WM: You've been open about chronic pain before. How has chronic pain impacted your mental health, and how do you take care of yourself when you're physically hurting?
RM: It's like a vicious cycle because stress and anxiety can cause you to have physical symptoms and physical pain. But [sometimes] I'm having a great day, and then my physical pain comes back and I have pain in different areas of my body. When that happens, it causes me to feel stressed and anxious because I'm like, Why am I in pain again? And then that stress and anxiety causes more pain.
I don't really have an answer. It's something I'm still struggling with and dealing with, to be honest. But that is why it is so important for me to really maintain my self-care practices and reduce stress as much as possible in my life because I know that stress just makes everything worse.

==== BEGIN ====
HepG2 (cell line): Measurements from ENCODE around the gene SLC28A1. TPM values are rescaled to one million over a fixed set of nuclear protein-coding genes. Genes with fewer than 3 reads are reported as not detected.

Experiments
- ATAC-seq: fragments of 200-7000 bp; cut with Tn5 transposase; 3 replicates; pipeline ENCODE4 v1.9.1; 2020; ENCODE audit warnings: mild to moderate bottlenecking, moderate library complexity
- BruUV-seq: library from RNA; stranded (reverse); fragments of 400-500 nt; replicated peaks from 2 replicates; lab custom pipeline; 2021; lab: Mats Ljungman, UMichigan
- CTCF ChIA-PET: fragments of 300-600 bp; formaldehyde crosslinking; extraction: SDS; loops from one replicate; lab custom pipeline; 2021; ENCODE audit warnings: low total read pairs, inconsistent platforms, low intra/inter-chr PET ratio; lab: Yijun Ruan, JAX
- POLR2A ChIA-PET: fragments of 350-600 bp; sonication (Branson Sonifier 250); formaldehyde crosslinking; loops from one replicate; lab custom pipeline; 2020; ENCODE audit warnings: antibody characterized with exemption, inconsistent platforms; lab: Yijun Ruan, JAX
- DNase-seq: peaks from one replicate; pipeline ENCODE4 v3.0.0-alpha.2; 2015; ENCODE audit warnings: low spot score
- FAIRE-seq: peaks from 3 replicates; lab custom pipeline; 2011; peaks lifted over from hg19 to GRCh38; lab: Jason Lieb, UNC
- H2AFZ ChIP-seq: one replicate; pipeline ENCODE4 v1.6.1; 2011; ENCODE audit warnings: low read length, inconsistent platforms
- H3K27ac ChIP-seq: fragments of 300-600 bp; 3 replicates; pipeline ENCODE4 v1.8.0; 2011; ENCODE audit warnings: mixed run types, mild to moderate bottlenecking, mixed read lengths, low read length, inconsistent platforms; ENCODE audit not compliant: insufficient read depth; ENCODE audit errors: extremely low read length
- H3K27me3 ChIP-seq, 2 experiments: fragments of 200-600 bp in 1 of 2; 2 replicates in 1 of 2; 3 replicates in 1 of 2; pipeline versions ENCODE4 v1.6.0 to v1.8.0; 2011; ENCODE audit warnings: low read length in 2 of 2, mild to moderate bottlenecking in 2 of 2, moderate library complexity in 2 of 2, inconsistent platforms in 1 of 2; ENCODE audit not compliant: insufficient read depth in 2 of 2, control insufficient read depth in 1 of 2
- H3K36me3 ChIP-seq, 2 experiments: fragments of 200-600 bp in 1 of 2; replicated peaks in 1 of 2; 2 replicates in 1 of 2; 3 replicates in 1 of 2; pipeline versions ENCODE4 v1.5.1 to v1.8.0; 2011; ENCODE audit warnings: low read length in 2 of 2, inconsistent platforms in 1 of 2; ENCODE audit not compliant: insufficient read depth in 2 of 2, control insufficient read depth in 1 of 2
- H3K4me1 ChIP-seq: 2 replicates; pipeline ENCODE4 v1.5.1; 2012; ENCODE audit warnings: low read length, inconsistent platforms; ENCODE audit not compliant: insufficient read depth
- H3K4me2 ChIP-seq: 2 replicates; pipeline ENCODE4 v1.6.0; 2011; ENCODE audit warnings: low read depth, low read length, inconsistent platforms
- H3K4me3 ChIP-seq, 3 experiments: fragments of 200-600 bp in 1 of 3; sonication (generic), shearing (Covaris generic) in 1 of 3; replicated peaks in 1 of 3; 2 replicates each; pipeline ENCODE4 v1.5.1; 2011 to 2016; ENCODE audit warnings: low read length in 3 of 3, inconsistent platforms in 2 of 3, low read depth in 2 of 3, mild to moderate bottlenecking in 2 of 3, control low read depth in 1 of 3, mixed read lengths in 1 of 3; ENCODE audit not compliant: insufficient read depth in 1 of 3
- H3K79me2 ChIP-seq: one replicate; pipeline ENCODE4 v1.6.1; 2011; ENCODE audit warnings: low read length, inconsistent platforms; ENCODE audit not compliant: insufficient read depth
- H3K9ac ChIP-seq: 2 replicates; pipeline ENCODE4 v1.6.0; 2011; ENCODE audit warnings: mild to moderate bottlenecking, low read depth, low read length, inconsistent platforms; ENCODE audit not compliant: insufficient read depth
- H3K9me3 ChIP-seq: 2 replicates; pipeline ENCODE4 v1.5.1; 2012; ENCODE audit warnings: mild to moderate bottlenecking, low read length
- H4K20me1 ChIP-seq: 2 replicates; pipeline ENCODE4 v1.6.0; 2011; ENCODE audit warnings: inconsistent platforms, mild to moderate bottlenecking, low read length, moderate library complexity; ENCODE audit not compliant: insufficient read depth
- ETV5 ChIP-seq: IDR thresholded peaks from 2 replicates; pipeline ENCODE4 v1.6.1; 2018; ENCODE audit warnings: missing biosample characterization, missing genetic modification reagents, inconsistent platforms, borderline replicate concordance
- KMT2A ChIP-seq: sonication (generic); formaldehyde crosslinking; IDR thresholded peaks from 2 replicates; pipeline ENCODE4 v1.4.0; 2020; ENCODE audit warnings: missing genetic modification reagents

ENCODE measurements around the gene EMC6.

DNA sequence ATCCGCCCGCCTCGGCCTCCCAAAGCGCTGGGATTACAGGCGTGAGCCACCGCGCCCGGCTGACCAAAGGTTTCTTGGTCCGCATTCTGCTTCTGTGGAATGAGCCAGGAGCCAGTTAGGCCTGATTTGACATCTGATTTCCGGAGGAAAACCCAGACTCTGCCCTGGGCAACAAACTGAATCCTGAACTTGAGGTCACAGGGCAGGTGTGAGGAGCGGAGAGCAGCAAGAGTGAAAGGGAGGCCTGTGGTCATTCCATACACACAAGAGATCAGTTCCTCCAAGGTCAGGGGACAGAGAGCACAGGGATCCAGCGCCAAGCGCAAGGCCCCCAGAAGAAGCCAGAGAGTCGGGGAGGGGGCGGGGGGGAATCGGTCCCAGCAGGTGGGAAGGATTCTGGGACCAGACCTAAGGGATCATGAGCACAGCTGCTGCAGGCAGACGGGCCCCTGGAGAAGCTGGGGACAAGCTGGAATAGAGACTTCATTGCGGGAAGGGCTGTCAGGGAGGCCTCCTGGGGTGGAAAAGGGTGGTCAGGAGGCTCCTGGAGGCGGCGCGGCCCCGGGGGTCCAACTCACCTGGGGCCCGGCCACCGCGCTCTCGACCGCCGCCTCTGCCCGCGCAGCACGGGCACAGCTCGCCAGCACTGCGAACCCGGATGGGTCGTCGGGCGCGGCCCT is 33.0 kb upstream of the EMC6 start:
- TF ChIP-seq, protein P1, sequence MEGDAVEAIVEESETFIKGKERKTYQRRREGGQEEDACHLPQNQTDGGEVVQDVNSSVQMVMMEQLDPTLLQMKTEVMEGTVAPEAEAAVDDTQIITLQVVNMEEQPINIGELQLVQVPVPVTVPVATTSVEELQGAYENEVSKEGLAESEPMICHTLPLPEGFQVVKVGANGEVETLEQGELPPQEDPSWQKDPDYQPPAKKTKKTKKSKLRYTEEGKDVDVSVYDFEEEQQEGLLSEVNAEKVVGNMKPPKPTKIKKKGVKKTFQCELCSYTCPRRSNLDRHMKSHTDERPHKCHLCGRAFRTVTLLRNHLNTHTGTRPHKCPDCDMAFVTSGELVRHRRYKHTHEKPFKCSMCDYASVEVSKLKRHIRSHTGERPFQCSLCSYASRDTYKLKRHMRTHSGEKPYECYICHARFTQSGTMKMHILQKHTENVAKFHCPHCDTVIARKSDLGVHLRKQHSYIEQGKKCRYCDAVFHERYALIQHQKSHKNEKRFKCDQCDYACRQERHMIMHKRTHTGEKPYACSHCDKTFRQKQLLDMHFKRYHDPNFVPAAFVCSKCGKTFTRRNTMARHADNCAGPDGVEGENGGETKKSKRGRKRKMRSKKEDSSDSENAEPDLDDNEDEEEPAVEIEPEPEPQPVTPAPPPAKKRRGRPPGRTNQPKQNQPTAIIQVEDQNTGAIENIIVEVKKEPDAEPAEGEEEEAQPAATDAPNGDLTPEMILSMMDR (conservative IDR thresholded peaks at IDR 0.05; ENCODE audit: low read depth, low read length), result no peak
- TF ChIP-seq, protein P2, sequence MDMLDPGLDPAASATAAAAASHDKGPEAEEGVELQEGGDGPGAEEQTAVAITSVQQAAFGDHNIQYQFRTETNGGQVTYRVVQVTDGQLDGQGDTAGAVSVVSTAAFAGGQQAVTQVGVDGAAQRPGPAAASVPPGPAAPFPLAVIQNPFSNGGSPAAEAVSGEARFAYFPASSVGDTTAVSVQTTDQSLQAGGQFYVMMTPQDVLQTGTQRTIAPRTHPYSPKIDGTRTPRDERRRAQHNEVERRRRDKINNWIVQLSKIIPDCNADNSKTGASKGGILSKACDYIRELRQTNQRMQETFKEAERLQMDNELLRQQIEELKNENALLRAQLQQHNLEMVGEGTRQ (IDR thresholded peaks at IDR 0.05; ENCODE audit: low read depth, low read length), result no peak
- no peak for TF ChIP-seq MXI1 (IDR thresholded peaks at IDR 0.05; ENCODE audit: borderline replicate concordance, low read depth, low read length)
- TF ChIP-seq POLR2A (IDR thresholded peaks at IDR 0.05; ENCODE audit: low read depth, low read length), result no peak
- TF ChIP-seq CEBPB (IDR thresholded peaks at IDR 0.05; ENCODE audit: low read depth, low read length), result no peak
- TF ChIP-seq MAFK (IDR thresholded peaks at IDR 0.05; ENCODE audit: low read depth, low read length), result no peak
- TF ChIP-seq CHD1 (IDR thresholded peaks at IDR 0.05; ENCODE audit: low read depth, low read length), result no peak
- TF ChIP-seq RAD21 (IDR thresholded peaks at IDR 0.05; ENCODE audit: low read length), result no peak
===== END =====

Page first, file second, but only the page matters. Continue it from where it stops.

I've just had a really awesome appointment with a functional medicine doctor that I'm seeing, and I was telling her that I've been feeling pretty good the past couple weeks, and let's just hope it stays that way. And she [said], “The most important thing to remember when you're on a journey towards healing is that you just have to take it one day at a time. So you feel great today, honor that and don't worry about what you're going to feel like tomorrow. And if tomorrow you wake up and you're in pain, it's just tomorrow. It's just one day. Take it one day at a time.”
WM: When you are having a tough day, are you somebody who freely asks for help?
RM: I've always been somebody that tries to figure things out on my own. Maybe it's not good to feel this way, but I hate being a burden on other people. I hate dumping my issues on other people. That's why I've always tried to be self-reliant.